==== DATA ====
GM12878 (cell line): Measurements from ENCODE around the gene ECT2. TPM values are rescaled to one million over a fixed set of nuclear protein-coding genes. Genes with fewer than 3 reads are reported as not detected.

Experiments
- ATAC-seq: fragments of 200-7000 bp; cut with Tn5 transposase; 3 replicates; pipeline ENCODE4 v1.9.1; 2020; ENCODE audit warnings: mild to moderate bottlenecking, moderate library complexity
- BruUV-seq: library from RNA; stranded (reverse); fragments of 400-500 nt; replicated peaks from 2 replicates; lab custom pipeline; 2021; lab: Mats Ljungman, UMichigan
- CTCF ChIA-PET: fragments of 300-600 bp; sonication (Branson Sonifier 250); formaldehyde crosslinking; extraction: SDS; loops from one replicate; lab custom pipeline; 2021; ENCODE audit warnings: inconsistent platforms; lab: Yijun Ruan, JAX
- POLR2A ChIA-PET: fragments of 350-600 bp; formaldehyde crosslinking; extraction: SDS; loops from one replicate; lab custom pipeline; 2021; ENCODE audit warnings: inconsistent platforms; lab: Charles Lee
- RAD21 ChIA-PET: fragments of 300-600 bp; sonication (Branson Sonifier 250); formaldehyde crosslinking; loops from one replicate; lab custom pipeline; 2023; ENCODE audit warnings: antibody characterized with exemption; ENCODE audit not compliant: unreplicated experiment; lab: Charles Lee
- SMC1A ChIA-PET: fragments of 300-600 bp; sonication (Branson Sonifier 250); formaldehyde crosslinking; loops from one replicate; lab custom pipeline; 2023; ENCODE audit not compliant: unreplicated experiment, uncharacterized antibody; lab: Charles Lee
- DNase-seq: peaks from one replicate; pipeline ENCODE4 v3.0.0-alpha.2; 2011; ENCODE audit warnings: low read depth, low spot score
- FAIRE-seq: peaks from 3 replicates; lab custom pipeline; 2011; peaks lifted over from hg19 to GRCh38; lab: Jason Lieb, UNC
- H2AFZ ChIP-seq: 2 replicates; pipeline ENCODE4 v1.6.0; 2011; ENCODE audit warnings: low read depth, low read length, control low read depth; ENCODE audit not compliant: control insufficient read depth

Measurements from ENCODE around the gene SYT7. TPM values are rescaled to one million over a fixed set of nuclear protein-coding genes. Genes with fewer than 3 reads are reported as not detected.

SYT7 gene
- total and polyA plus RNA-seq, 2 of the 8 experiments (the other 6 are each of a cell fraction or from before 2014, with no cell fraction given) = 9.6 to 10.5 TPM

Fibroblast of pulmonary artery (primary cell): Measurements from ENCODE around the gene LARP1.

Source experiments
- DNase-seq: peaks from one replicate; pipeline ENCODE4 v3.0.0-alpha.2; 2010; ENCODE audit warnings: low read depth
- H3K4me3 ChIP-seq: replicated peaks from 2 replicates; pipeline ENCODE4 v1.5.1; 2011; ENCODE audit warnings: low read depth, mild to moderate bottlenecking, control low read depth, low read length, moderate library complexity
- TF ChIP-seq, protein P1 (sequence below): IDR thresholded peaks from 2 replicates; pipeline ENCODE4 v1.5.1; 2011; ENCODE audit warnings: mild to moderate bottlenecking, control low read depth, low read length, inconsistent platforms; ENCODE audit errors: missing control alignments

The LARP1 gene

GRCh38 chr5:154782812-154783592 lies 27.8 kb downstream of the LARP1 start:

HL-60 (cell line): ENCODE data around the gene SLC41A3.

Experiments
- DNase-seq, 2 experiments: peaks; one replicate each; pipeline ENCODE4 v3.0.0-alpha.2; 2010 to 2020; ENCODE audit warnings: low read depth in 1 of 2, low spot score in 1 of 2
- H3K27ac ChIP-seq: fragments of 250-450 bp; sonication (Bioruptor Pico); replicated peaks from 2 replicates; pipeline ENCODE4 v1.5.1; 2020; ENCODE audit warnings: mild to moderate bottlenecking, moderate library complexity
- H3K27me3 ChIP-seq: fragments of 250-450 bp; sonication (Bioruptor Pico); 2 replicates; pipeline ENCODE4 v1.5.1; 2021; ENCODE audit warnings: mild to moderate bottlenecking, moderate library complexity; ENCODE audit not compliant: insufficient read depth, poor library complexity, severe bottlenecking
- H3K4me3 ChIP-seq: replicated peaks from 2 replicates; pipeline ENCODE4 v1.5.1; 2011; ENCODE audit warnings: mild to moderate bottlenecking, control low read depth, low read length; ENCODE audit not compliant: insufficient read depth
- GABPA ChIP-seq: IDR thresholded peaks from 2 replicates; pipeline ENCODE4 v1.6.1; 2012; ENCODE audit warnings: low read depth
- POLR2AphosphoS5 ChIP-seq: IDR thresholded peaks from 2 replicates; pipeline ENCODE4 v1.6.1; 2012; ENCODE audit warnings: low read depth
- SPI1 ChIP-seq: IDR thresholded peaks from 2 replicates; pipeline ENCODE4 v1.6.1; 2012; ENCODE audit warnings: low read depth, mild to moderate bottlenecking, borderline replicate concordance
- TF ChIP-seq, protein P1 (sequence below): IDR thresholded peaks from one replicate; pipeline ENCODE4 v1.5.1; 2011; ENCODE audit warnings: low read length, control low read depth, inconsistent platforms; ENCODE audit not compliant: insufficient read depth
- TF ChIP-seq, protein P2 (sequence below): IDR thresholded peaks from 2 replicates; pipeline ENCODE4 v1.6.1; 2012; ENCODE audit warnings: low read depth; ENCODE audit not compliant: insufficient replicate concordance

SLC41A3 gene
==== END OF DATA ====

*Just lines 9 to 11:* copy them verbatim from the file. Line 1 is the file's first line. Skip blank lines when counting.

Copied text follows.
- DNase-seq: peaks from one replicate; pipeline ENCODE4 v3.0.0-alpha.2; 2011; ENCODE audit warnings: low read depth, low spot score
- FAIRE-seq: peaks from 3 replicates; lab custom pipeline; 2011; peaks lifted over from hg19 to GRCh38; lab: Jason Lieb, UNC
- H2AFZ ChIP-seq: 2 replicates; pipeline ENCODE4 v1.6.0; 2011; ENCODE audit warnings: low read depth, low read length, control low read depth; ENCODE audit not compliant: control insufficient read depth